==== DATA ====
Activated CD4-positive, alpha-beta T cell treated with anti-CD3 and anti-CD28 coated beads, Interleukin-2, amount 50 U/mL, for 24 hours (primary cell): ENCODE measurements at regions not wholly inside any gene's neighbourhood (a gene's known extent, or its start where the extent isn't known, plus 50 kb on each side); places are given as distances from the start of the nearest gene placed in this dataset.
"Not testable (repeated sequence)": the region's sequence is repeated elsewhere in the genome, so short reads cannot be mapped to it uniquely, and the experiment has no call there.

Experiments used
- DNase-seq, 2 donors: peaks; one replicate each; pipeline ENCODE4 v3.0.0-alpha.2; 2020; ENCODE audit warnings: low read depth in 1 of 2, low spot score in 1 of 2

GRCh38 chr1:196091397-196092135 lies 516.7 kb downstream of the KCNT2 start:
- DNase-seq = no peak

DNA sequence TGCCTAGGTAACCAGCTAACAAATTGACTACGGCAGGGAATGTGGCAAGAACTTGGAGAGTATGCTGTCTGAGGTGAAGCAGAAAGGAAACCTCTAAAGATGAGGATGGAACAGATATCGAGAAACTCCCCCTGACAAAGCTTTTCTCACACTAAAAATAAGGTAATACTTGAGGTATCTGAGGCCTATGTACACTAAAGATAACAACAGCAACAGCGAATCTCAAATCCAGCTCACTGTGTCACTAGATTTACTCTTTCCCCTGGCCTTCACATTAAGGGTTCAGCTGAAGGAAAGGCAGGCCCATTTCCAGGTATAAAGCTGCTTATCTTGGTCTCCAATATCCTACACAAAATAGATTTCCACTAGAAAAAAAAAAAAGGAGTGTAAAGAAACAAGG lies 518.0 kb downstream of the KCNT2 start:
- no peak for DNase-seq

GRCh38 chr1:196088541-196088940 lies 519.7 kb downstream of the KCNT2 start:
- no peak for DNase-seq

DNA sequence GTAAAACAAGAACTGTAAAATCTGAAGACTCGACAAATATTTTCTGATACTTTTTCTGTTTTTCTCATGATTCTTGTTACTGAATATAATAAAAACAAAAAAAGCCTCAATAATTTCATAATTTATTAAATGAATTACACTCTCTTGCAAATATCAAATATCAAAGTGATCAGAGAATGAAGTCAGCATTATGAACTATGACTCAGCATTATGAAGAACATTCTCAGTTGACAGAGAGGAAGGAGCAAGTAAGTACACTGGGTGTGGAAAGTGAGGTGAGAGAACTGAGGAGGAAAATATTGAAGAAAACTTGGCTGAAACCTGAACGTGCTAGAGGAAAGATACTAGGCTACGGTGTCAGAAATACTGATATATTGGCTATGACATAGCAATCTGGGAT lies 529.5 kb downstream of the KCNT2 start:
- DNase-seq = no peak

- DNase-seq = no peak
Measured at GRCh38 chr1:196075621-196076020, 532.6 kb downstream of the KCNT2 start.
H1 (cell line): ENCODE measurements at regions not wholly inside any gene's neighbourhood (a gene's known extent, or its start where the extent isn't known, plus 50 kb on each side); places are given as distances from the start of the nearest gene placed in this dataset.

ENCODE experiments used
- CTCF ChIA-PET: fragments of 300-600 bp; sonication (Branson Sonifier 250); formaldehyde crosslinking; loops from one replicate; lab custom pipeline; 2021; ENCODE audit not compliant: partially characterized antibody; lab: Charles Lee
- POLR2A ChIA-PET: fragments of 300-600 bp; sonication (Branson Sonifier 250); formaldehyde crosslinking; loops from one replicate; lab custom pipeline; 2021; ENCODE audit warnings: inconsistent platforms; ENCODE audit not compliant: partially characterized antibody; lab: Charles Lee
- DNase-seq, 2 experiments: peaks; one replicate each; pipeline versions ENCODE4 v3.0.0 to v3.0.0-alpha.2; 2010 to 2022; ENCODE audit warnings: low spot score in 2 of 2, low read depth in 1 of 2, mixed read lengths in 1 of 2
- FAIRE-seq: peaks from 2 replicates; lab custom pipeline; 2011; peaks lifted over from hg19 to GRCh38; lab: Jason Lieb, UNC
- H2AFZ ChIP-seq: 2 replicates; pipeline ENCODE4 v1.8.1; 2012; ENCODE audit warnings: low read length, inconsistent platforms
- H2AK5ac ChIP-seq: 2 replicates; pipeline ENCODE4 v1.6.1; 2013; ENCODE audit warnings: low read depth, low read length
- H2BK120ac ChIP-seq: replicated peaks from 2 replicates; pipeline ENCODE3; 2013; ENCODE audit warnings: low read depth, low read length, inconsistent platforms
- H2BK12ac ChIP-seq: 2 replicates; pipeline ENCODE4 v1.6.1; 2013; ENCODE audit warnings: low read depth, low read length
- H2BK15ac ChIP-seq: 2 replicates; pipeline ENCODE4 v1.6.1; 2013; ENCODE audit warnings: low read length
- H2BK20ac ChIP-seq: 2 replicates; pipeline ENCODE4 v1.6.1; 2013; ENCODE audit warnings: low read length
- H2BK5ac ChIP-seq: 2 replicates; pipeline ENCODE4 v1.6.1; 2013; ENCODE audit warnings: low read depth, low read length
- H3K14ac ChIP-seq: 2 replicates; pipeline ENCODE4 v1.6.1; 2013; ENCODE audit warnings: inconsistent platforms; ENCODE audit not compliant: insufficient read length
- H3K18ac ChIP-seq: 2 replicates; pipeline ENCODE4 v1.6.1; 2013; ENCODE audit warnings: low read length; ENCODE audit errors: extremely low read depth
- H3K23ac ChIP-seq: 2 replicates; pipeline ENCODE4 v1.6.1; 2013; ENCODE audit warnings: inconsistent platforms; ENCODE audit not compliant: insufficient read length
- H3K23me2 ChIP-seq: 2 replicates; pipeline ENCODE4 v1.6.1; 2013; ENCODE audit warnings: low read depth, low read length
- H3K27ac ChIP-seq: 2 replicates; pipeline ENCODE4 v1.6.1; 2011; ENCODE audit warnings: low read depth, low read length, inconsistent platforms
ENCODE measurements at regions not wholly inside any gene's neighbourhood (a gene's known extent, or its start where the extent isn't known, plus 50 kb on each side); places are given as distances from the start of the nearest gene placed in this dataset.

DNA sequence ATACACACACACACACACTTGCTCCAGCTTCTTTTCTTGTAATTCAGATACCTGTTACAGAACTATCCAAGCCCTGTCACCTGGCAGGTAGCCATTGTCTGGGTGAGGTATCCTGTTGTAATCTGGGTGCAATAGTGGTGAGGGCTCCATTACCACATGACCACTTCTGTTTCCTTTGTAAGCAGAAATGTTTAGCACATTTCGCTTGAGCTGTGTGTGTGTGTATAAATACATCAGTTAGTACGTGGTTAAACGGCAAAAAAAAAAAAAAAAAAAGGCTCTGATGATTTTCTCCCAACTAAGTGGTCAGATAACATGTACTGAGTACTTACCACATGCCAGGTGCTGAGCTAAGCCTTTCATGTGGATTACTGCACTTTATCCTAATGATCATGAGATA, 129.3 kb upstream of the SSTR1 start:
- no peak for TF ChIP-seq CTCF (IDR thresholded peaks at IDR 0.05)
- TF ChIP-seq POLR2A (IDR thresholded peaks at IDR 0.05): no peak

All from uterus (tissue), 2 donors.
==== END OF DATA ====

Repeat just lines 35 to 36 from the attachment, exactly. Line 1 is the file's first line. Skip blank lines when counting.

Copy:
- no peak for TF ChIP-seq CTCF (IDR thresholded peaks at IDR 0.05)
- TF ChIP-seq POLR2A (IDR thresholded peaks at IDR 0.05): no peak